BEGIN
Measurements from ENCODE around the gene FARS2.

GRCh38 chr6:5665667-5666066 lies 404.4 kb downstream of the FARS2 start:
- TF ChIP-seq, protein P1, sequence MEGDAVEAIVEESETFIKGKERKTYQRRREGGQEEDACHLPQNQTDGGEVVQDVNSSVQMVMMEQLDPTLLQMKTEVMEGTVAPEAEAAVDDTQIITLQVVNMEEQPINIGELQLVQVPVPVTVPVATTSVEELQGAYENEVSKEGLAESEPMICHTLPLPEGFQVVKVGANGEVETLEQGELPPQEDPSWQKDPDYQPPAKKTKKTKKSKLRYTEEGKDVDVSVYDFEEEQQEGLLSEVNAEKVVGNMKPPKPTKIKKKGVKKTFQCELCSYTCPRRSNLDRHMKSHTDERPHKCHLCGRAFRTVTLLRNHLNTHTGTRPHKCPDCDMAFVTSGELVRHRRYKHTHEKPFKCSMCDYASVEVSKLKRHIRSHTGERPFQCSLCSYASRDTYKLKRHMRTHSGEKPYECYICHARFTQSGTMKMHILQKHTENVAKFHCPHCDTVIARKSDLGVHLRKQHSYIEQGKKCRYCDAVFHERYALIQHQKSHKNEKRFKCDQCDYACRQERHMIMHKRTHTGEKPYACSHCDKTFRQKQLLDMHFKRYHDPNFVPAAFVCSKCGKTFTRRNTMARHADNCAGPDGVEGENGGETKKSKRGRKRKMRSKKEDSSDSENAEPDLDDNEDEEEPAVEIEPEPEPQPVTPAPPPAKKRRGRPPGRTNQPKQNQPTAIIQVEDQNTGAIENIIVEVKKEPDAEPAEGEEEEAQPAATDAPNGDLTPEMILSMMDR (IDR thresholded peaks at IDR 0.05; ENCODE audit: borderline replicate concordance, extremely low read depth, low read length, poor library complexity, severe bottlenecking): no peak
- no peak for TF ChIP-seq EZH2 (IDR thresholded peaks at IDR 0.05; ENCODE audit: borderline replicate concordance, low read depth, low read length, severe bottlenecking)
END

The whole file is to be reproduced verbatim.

Measurements from ENCODE around the gene FARS2.

GRCh38 chr6:5665667-5666066 lies 404.4 kb downstream of the FARS2 start:
- TF ChIP-seq, protein P1, sequence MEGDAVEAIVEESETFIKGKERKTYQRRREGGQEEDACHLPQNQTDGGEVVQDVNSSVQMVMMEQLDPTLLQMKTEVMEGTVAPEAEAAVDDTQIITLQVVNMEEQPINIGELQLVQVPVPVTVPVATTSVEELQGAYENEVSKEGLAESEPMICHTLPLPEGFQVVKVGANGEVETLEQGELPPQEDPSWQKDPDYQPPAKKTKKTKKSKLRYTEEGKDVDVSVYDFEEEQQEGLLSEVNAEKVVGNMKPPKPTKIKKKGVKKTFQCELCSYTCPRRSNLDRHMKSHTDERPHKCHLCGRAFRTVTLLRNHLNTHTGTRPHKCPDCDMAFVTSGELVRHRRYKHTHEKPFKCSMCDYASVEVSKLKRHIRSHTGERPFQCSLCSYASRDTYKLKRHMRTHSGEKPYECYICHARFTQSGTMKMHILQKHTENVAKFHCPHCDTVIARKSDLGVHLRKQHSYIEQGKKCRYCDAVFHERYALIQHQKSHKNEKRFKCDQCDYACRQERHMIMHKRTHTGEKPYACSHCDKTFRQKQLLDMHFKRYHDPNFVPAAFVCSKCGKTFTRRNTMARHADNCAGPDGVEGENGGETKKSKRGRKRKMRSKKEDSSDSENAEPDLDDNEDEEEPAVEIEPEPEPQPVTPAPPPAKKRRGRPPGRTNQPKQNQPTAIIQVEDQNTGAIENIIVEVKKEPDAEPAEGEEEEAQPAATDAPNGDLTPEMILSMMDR (IDR thresholded peaks at IDR 0.05; ENCODE audit: borderline replicate concordance, extremely low read depth, low read length, poor library complexity, severe bottlenecking): no peak
- no peak for TF ChIP-seq EZH2 (IDR thresholded peaks at IDR 0.05; ENCODE audit: borderline replicate concordance, low read depth, low read length, severe bottlenecking)